These observations were corroborated by MrScalawag. Professor Cracker looked again, and having satisfied himself that there could be no possible mistake, he made a speech, in which he said that it had been reserved for him to make the greatest discovery of this age, and that the existence of gnomes—which had heretofore been doubted by certain too sceptical people—was now an established fact, demonstrated by him for the first time in human history.

But alas! “this world is but a fleeting show,” and even the demonstrations of science cannot always be depended upon as absolutely true, for while the Professor made his speech, the head of a little mouse appeared at the opening of the tube, and seeing the coast clear, the mouse jumped to the ground and {58} ran away. How the mouse happened to come into the spiritoscope has never been satisfactorily explained. The committee looked perplexed, and Cracker grew red in the face.

Errare humanum est!“ exclaimed Stiffbone, and Mr Scalawag added: “We are all liars. The best plan will be to say nothing about it.”

Although the committee did not believe thenceforth in spirits, it can nevertheless not be denied that a spirit of gloom rested upon them after this incident; as cowl rested upon the Professor's face, and he admitted that for once in his life he had been mistaken.

While they discussed this matter the wind had changed from E.N.E. to N., and now a light puff of air brought a piece of paper flying into the cave. Rev. Stiffbone saw it, and picked it up. There were written upon it the following verses:— {59}

O foolish mortal, by dull senses bound;
Within thyself the spirit must be found.
Know thou thyself, and by self-knowledge know
The lives above and in the world below.
In every sphere each being knows its own;
To spirits only spirits can be shown.

After reading these lines, Mr Stiffbone handed the paper to the Professor, and asked him what he thought. The Professor carefully examined the structure of the paper and said:

“This is nothing but an ordinary piece of notepaper, manufactured in this country. There is nothing supernatural about it.”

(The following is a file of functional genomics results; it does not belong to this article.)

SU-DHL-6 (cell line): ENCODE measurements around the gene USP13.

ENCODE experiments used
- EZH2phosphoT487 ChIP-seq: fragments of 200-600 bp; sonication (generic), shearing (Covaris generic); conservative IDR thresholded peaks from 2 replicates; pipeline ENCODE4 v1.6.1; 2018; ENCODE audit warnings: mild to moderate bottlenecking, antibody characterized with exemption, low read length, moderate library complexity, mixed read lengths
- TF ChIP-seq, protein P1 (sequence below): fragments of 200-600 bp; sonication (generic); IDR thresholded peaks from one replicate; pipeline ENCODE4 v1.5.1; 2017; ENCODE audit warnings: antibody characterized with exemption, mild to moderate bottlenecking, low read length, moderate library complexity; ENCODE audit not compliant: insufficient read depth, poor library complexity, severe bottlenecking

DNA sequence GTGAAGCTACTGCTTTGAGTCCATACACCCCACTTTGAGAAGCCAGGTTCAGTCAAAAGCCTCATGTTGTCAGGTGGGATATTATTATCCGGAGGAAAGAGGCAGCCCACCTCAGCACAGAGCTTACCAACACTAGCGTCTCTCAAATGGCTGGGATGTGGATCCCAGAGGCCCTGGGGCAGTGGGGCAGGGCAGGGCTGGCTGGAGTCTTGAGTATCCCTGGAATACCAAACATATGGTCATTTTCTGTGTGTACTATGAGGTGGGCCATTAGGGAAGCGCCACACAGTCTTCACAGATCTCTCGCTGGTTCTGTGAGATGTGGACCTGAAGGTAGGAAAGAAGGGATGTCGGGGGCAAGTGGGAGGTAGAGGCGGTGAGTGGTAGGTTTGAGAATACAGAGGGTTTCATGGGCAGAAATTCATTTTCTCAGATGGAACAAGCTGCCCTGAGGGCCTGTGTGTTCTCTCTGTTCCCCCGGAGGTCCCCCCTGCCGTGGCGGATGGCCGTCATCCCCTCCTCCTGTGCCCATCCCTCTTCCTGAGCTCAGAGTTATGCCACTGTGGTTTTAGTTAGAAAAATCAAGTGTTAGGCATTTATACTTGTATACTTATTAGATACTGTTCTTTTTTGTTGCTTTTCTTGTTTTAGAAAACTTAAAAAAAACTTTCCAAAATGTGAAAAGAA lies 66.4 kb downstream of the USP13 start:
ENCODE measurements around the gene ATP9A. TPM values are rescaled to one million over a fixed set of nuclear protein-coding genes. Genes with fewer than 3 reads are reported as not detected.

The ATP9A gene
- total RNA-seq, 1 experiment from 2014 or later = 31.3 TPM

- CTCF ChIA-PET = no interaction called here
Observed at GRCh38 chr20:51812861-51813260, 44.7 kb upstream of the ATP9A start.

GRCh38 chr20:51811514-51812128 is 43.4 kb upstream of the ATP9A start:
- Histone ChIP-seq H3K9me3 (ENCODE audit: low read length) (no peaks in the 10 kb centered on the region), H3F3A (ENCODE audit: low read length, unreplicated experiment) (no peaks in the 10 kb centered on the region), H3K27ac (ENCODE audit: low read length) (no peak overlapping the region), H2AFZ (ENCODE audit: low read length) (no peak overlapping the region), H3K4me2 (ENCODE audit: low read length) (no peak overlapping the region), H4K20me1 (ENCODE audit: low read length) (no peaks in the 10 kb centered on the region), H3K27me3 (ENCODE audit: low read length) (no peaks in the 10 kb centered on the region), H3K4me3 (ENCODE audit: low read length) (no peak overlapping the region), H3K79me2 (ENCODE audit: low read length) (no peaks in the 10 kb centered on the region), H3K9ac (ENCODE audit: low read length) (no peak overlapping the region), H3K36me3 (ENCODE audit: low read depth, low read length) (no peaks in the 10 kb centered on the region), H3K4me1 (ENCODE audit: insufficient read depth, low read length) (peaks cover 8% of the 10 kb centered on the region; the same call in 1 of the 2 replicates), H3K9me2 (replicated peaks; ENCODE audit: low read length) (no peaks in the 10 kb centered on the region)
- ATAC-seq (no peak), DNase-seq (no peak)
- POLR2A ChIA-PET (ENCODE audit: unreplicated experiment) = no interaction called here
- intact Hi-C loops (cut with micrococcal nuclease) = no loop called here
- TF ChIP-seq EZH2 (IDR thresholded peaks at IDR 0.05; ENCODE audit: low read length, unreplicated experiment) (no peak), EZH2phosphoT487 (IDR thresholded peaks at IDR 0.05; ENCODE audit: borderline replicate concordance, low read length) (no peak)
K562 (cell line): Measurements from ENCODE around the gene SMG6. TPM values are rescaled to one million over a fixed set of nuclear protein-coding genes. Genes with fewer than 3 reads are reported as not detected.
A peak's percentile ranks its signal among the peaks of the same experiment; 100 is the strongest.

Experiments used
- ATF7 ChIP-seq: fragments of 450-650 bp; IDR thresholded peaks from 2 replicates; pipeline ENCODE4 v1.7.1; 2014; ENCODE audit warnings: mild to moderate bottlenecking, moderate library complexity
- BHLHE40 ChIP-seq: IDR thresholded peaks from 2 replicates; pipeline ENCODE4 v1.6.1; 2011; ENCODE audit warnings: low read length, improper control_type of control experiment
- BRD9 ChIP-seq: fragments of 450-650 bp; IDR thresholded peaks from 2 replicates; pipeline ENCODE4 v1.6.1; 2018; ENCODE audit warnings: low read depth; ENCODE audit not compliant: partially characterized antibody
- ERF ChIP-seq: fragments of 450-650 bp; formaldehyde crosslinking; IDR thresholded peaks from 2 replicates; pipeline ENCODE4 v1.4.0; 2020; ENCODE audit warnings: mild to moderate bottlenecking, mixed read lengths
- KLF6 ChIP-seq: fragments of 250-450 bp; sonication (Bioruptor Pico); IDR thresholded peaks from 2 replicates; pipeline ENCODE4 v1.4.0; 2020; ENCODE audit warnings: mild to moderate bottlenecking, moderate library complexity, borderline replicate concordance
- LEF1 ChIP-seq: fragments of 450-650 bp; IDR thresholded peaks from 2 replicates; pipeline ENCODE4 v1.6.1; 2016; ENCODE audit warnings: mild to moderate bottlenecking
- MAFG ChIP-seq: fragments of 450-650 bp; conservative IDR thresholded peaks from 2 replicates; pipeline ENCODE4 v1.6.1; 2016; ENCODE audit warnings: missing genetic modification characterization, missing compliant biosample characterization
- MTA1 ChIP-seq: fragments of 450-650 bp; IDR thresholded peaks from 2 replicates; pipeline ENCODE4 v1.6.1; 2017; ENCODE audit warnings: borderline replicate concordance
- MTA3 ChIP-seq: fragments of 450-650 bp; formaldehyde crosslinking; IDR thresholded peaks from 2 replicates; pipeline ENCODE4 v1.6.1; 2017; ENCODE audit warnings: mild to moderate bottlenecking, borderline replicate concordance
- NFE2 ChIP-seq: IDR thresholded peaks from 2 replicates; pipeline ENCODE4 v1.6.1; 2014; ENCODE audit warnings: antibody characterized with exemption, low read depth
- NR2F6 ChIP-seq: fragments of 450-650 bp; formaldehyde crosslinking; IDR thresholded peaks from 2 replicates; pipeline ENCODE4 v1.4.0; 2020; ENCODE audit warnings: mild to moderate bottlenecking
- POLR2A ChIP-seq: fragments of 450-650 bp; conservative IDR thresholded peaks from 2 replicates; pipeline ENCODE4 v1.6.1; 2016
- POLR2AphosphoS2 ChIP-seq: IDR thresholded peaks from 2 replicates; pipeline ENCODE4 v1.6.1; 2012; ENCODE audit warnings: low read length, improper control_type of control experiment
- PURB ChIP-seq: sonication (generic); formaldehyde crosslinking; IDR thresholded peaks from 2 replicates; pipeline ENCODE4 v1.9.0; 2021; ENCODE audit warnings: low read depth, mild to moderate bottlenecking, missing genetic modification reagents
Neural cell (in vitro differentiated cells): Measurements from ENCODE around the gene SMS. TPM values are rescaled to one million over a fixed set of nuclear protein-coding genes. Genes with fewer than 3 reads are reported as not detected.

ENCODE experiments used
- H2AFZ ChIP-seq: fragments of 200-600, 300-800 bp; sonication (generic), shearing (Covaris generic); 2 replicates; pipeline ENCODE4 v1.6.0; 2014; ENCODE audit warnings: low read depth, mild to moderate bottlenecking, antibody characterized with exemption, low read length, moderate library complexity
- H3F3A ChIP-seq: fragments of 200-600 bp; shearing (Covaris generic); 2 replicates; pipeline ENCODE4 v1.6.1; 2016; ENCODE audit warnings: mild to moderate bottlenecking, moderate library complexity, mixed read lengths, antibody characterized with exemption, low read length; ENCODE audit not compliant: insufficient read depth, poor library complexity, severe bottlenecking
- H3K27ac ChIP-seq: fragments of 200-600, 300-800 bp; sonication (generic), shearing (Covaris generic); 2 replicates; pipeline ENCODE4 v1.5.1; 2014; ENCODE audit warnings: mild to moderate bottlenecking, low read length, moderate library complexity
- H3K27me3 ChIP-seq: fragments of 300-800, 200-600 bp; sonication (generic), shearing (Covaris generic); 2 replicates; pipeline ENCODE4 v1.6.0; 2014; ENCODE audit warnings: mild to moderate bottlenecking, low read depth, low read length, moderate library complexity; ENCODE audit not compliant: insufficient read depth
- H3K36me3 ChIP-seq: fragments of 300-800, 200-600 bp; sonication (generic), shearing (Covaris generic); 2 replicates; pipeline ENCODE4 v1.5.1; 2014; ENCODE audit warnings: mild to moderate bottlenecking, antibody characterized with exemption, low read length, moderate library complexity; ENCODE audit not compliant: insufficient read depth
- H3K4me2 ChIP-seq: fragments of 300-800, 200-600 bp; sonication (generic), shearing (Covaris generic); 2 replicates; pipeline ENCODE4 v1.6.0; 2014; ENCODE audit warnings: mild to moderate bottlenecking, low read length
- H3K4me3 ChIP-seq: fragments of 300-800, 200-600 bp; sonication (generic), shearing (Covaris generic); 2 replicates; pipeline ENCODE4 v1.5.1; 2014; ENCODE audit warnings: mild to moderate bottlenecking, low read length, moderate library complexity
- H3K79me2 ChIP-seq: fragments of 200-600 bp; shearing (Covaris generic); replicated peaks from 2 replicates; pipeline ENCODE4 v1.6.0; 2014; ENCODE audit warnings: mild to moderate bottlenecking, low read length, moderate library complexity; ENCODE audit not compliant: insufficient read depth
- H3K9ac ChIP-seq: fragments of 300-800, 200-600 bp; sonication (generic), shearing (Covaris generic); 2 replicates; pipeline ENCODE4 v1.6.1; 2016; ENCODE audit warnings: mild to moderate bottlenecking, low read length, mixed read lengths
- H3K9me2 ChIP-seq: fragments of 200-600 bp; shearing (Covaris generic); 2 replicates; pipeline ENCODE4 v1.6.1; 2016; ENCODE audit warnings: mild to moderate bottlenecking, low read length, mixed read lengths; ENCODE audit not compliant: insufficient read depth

“But the verses,” answered Stiffbone. “They seem to refer to the subject of our conversation. How is this coincidence to be explained?”

“In a very simple manner,” replied Professor Cracker, growing more and more excited as he spoke. “You, sir, have written these miserable verses yourself, for the purpose of playing it on me; but let me assure you that, even if I have been imposed {60} on by a mouse, I am not going to be fooled by such a ragamuffin as yourself; your trick was not clever enough for that.”

During this speech the Rev. Stiffbone, with open mouth, stared aghast at the Professor, and the word “ragamuffin” aroused his temper. He said that such an ill-founded accusation was calculated to greatly lessen his respect for one whose capacity to judge he had anyhow always regarded as doubtful, and that he owed it to his own respectability as a clergyman to regard Mr Cracker's calumnies as being those of a man in his dotage, if not a wilful perverter of truth.

Cracker retorted again, and it is doubtful how the matter would have ended, but just at that moment a long-drawn sigh was heard. coming from some invisible source, and at the next moment a gust of wind followed that overthrew the spiritoscope, and sent Stiffbone's hat flying out at the other end of the Dragon's Den. Directly afterwards the cave {61} became illumined by a flash of lightning, and this was succeeded by a clap of thunder which caused the ground to tremble, and reverberated like the firing of a battery of guns through the clefts in the neighbourhood. The committee stood aghast and terrified, looking; at each other in a perplexed manner and not knowing what to do.